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Showing posts from July, 2015

Video for learning and engagement

By Sara Langworthy Online video is ubiquitous for watching and sharing content – especially for young people. In fact, many youth are watching more free online video content (11.3 hours per week) than traditional TV (8.3 hours per week). A recent survey by Defy Media suggests that younger viewers find YouTube content more entertaining than traditional TV shows and they are more likely to view YouTube creators as role models than TV stars.

How to make impactful summer learning experiences

By Carrie Ann Olson The summer schedule for young people can be full of adventure, curiosity and exploration. On the other hand, the lack of structure can cause boredom and lack of motivation. Youth practitioners may find it hard to come up with appealing activities non-formal learning environments that foster education and career success, healthy relationships and engaged citizenship. Recently my colleague Kate Walker blogged about research that shows how integrating specific strategies and practices into existing curriculum can support Social and Emotional Learning (SEL). One of the key strategies is to design impactful learning experiences.  Programs that focus on specific skill development using sequenced and active learning strategies, as well as focused and explicit skill content, consistently succeed in promoting social emotional learning.   A new report by the Wallace Foundation  called Foundations for Youth Adult Success: A Developmental Framework, stresses that “Expe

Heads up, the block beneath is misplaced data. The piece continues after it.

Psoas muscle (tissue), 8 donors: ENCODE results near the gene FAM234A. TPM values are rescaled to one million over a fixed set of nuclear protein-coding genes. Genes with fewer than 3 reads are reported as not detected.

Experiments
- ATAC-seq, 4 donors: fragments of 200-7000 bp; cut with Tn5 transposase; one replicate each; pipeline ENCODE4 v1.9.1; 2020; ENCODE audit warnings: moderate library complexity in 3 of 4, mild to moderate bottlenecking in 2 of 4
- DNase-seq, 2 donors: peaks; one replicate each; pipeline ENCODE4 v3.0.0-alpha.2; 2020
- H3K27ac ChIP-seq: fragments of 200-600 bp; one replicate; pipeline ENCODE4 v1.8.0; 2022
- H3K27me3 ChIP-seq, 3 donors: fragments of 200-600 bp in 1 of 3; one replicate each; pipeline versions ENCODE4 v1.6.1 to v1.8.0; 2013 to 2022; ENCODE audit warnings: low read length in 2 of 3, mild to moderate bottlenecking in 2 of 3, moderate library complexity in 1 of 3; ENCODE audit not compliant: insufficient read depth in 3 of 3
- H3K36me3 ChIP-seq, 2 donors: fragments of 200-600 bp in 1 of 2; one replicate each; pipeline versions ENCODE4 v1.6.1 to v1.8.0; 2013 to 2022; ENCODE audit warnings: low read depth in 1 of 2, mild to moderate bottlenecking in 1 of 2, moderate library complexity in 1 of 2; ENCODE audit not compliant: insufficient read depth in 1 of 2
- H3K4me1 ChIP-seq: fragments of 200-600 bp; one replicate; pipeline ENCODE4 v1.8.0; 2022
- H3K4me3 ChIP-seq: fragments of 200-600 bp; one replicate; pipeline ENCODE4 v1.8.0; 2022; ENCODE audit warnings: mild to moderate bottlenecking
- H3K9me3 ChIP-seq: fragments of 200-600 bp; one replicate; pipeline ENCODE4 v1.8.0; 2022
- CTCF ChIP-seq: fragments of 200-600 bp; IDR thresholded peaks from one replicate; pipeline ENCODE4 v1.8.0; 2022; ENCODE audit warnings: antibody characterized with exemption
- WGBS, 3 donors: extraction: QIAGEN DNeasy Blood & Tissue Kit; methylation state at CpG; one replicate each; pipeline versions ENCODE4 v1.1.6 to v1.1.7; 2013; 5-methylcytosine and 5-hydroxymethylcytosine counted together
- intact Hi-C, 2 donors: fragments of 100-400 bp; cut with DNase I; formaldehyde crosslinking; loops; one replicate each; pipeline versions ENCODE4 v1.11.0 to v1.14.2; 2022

Online activism, a forum for 21st century giving

By Trudy Dunham My colleague Jennifer Skuza's new profile photo. Did you add a rainbow to your Facebook profile photo last week?   Did you think twice before making your decision? Was it a risky choice for you? Did you think of it as a meaningful action? Following the  Supreme Court decision on June 26  that same-sex marriage is a constitutional right, more than a million Facebook users changed their profile images in celebration. We don’t know how many viewed that action as risky . Likely fewer than those who changed their profiles in March 2013 to the red "equals" sign, the logo of the Human Rights Campaign, which was an early demonstration of widespread support for same-sex marriage. Using social media as a forum for one’s civic activism has been denigrated as clickactivism and slacker-activism -- an easy, no-cost, low-effort, almost meaningless action. One click and you’re done. I agree it is easier – especially for those with busy lives, or who live in co

Youth programs need bricoleurs (that's you)

By Pamela Larson Nippolt Today, youth workers are expected to be social innovators. Francis Westley teaches us about the place for  bricolage in designing innovative programs that address critical issues facing youth. Bricolage is the “DIY” of program design or, as defined by Merriam-Webster dictionary, “construction (as of a sculpture or a structure of ideas) achieved by using whatever comes to hand; also something constructed in this way.”